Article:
How is/isn’t The Awakening typical of a Victorian Novel?
The Awakening was published in 1899 by Kate Chopin at the height of her popularity. Kate Chopin grew up surrounded constantly by intelligent, strong and independent women; so her childhood was lacking a male role model. As a result of the atmosphere in which she was raised in, rarely being witness to the tradition of male domination and female submission which defined many 19th century marriages, throughout her novel, The Awakening, the themes of female freedom and sexual awareness are very much present. These controversial topics would have been subject matters which were socially unacceptable during the Victorian Era. By the way in which Kate Chopin presented them in showing support and a sympathetic view toward the actions and emotions of the sexually aware and independent female protagonist, Edna Pontellier, the novel would have received a negative and shocked reaction from its readers.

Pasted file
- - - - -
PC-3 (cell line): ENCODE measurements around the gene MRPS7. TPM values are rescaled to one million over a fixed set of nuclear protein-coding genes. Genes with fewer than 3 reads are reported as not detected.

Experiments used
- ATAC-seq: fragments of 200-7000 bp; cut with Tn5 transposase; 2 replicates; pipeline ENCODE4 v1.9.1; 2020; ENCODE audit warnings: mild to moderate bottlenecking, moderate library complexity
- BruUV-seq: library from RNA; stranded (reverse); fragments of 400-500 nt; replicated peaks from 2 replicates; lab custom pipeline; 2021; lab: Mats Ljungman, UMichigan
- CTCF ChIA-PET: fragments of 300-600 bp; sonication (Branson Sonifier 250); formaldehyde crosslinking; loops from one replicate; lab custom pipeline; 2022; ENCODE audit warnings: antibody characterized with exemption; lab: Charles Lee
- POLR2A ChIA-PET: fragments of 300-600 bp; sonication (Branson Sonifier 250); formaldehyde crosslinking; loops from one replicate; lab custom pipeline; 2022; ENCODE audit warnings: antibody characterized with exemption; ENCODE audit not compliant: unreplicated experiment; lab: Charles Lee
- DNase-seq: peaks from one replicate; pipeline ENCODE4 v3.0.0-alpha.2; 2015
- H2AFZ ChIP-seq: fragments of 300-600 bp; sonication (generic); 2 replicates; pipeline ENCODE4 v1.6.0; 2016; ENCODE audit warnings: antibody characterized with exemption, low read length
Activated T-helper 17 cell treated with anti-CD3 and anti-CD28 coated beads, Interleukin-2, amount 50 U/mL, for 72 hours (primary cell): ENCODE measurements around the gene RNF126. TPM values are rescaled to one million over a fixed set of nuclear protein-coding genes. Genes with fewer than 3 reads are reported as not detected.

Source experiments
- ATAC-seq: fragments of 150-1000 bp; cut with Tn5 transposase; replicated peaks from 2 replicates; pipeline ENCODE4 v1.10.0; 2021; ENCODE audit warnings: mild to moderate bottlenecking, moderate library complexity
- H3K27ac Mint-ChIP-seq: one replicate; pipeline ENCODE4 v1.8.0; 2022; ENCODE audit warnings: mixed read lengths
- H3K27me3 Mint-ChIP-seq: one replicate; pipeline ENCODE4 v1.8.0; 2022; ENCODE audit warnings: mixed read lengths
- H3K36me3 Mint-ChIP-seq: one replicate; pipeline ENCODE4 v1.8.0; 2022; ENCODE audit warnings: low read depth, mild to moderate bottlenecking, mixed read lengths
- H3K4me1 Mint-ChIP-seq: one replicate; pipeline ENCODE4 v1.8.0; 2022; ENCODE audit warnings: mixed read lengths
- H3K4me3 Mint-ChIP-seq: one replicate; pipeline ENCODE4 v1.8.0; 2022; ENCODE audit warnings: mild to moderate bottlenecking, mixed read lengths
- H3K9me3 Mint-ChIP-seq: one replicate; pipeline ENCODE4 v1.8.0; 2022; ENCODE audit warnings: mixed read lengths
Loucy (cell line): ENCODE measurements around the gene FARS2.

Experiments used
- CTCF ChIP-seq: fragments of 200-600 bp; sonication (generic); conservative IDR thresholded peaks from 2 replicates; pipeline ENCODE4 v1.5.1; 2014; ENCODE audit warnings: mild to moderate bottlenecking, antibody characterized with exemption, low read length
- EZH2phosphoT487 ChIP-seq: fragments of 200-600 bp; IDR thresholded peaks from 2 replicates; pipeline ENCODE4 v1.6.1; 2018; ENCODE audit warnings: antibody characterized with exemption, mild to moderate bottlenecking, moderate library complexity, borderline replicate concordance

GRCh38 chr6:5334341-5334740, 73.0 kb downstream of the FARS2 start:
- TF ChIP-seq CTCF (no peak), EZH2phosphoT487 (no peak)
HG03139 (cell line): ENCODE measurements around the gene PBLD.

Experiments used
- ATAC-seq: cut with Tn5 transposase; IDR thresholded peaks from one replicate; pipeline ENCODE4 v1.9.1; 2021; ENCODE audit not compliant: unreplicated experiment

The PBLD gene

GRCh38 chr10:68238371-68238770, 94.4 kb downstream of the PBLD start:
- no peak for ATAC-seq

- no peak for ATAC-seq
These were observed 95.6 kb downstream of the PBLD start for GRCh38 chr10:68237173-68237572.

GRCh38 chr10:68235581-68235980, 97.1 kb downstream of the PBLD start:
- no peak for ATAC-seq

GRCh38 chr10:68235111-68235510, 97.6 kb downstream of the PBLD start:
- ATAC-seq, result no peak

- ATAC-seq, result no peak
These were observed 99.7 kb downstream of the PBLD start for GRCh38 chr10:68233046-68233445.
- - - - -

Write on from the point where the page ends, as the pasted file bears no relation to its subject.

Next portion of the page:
The Awakening is typical of a Victorian Novel in the way that in the Victorian Era a woman of the late 1800s had very few opportunities for individual expression and independence. Women were expected to care for their families and perform her domestic duties around the house; resulting in them being prevented from seeking the satisfaction of their own wants and needs. Women had no choices and most lived in a state a little better than slavery and they had to obey men, because in most cases, men held all the resources and women had no independent means of subsistence. Women were considered the property of her husband and this general idea of male domination can be clearly ascertained throughout the novel. For instance the readers are first introduced to Leonce Pontellier who is observed in the novel as ‘…looking at his wife as one looks at a valuable piece of personal property which has suffered some damage’. This quote is our first encounter with Edna Pontellier and it alone shows how men viewed their wives as a possession in which they owned and could order around; their own personal slaves. According to Mr Pontellier, his wife has no independence, no personal self-fulfilment, and she must only live for him. The idea of women being treated like objects and the men controlling them is displayed through the line ‘I can’t permit you to stay out there all night. You must come in the house instantly’. This again is Mr Pontellier ordering his wife around as if she were nothing but his mere slave; thus conforming to the typical Victorian marriage where the man was seen to be in charge. The father of Edna Pontellier is seen in the novel to be reinforcing this view through the conversation held with Mr Pontellier where the Colonel states how ‘Authority, coercion are what is needed. Put your foot down good and hard; the only way to manage a wife. Take my word for it.’ This insinuates that the Colonel himself had treated his own wife like so; displaying how this is a tradition which is followed meticulously by the larger part of society in the Victorian Era. It also reveals the general knowledge of how men thought the way in which to control their wives well was with a great deal of authority, and to ‘put your foot down good and hard’ making known your demands and how you wish them to be done; again reinforcing the idea of male domination.